Window crashes, also known as strikes, kill millions of birds every migration. While I was in Toronto this week, I saw a newly constructed glass building in the new West Don Lands area that used bird-friendly glass, with dots impregnated into the glass every 8-10 cm (ideally, every 5 cm). Birds need to see that the reflective glass is not “air to fly through,” so interruptions or obstructions in the reflected light are necessary. This post has a few links to retrofitting windows, but the standard to bird-friendly architecture – do it by default! – is here: Bird-Friendly Building Design – American Bird Conservancy.
Though we need to carry out this design everywhere, Toronto bylaws require it. Toronto is in the middle of a flyway. There is a push to make bird-friendly design a provincial or general building standard, but it’s only beginning, with all the (energy-expending) glass buildings being constructed, almost as if in a rush before the standard is in place.
Here is a guide on bird-friendly retrofitting your windows:
And a ready-made solution you can order online and install in little time, from Santa Rosa National, is two rods with brackets and fishing filament between them, at intervals the birds can see – and you can’t.
It amounts to using visual cues, mainly dots, decals, strings, and UV solution, at frequent intervals across the window so that the bird can see it. (And if you have trouble installing it yourself, I will help you.)
Here is a guide about what DOES NOT work:
American readers, you can support Audubon and the push to standardize bird-friendly building measures and standards in this action alert for the Federal Bird-Safe Buildings Act. Building collisions kill millions of birds each year. A new bill would help reduce deadly collisions, by incorporating bird-safe building materials and design features into federal buildings.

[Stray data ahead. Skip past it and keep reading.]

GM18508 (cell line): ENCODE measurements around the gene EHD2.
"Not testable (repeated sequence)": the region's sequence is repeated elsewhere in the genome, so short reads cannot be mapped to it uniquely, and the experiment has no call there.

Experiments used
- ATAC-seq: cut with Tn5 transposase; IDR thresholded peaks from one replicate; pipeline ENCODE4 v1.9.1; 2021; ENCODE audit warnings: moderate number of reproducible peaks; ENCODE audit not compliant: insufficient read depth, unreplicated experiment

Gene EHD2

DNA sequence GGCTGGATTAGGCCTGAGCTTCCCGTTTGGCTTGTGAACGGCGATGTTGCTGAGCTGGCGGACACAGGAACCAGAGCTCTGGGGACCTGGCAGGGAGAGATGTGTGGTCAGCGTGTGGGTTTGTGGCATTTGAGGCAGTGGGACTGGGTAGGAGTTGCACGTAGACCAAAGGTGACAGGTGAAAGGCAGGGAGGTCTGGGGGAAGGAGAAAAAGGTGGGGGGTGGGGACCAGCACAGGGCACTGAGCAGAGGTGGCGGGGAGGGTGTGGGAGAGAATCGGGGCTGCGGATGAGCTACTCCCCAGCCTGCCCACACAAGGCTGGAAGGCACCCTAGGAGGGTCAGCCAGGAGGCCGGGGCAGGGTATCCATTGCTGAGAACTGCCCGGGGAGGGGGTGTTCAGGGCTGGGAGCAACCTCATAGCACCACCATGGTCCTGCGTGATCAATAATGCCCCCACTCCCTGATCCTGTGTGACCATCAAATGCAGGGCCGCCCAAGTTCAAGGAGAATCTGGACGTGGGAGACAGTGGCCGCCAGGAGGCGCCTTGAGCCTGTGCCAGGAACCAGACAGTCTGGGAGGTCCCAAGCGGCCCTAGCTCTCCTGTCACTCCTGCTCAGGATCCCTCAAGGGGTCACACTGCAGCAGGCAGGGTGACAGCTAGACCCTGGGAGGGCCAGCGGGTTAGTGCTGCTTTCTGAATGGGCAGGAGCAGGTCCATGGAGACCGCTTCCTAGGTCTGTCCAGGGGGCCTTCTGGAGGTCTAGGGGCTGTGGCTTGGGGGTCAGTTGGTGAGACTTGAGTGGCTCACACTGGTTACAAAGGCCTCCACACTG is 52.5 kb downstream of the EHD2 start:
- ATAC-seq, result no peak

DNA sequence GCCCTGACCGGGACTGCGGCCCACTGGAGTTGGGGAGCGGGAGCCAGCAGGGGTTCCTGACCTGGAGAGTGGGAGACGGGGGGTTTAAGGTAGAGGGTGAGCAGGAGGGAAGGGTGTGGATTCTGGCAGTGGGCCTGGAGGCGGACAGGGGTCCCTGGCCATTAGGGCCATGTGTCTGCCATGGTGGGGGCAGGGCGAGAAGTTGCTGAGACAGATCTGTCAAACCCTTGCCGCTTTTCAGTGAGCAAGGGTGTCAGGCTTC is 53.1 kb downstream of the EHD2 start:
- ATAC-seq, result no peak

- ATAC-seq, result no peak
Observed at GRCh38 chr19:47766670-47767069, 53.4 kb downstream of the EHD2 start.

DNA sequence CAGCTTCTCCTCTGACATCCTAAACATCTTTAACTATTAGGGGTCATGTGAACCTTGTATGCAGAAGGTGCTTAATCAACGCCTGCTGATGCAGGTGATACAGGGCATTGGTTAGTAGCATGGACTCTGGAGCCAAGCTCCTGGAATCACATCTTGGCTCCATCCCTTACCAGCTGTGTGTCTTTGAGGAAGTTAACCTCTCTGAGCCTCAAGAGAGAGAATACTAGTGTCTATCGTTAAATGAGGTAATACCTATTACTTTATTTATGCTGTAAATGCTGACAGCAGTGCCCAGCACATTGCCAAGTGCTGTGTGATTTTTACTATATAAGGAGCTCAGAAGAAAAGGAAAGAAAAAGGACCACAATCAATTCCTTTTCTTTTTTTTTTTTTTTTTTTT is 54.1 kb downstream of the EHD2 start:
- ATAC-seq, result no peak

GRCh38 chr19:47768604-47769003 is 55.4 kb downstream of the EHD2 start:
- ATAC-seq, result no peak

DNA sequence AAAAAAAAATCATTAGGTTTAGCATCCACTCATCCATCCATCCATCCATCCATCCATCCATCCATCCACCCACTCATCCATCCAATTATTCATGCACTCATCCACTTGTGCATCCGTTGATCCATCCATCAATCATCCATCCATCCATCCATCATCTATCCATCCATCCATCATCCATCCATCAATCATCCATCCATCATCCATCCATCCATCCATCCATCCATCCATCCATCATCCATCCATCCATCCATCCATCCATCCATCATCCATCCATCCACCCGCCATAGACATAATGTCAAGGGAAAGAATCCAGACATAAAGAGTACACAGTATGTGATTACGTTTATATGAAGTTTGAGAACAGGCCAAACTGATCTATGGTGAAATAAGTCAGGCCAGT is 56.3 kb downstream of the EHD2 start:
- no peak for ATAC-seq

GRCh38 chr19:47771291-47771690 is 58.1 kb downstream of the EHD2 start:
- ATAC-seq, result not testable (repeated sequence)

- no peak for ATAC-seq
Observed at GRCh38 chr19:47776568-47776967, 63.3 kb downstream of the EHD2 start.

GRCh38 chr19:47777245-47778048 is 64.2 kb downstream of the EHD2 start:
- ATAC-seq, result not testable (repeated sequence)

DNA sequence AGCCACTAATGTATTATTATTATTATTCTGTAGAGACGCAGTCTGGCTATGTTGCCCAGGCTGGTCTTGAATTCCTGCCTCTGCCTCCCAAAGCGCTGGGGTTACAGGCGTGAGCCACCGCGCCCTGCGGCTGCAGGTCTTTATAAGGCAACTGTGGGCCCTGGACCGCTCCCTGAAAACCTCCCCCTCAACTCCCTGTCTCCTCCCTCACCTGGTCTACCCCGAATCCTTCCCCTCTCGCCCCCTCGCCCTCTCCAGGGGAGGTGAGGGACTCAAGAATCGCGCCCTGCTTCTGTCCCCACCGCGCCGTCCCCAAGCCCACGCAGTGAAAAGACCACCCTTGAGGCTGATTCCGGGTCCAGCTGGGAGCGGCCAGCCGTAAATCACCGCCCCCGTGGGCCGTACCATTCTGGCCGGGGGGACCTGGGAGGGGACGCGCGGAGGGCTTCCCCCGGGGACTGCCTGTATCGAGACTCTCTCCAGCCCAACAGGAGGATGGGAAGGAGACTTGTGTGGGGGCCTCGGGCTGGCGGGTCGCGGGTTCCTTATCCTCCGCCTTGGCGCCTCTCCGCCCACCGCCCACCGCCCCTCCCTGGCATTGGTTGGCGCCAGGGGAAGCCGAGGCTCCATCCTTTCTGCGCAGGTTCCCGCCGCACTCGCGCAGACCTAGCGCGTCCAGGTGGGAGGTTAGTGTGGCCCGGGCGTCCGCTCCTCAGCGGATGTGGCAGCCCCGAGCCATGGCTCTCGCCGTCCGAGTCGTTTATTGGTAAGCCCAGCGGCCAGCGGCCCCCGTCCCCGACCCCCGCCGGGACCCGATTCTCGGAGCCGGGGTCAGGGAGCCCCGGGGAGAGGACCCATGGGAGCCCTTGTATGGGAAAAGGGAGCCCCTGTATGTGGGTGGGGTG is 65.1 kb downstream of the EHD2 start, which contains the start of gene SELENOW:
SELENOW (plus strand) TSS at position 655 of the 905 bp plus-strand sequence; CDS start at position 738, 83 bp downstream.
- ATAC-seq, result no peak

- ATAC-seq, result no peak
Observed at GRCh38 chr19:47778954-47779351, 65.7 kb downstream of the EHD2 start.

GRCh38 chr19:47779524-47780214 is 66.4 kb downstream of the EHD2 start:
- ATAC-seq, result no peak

Also, from the Audubon Society on Twitter:
— Audubon Society (@audubonsociety) March 31, 2016
More about the West Don Lands mentioned above: the Corktown Common park was a joy to visit. It has a constructed wetland that they seeded well with native species. It has reeds, duckweed, and native water fleur-de-lys, making it a wonderful habitat for birds. I only wish it were larger, but that it is so accessible to wandering humans means they have a chance to see nature they won’t otherwise see. That may whet their appetite for the real thing.
I saw a nesting red-wing blackbird that was feeding his young ones. Or, more like, I saw him arrive with food, heard the cacophony of chirps, and then saw him fly off to get more.
On the walk to the park, we also saw a lone swan nesting, or resting, by a viaduct. It was strange to see that in a “no-man’s-land” off the eastern part of downtown, but as always, it was welcome.
Now, here’s the reason for why I placed a “Continue reading” button for those who came through the archives…a sad photo:
This happened two years ago, in 2014. I found the Canada Warbler around 8:30 AM one morning outside the iconic blue-mirrored Windsor Salt building in Pointe Claire, QC. I’ve also found dead birds outside greenhouses, too. I’m sure many more are found every day. Though Montreal isn’t directly in a flyway, our glass buildings kill more birds than should ever have been permitted by the city.
If you appreciated this blog post – though really, it wasn’t enjoyable to see a dead bird, so I want to raise enough awareness to get people to install bird strike prevention kits on their windows – subscribe to my mailiing list for DIY projects, Q&As, and more.
Also published on Medium.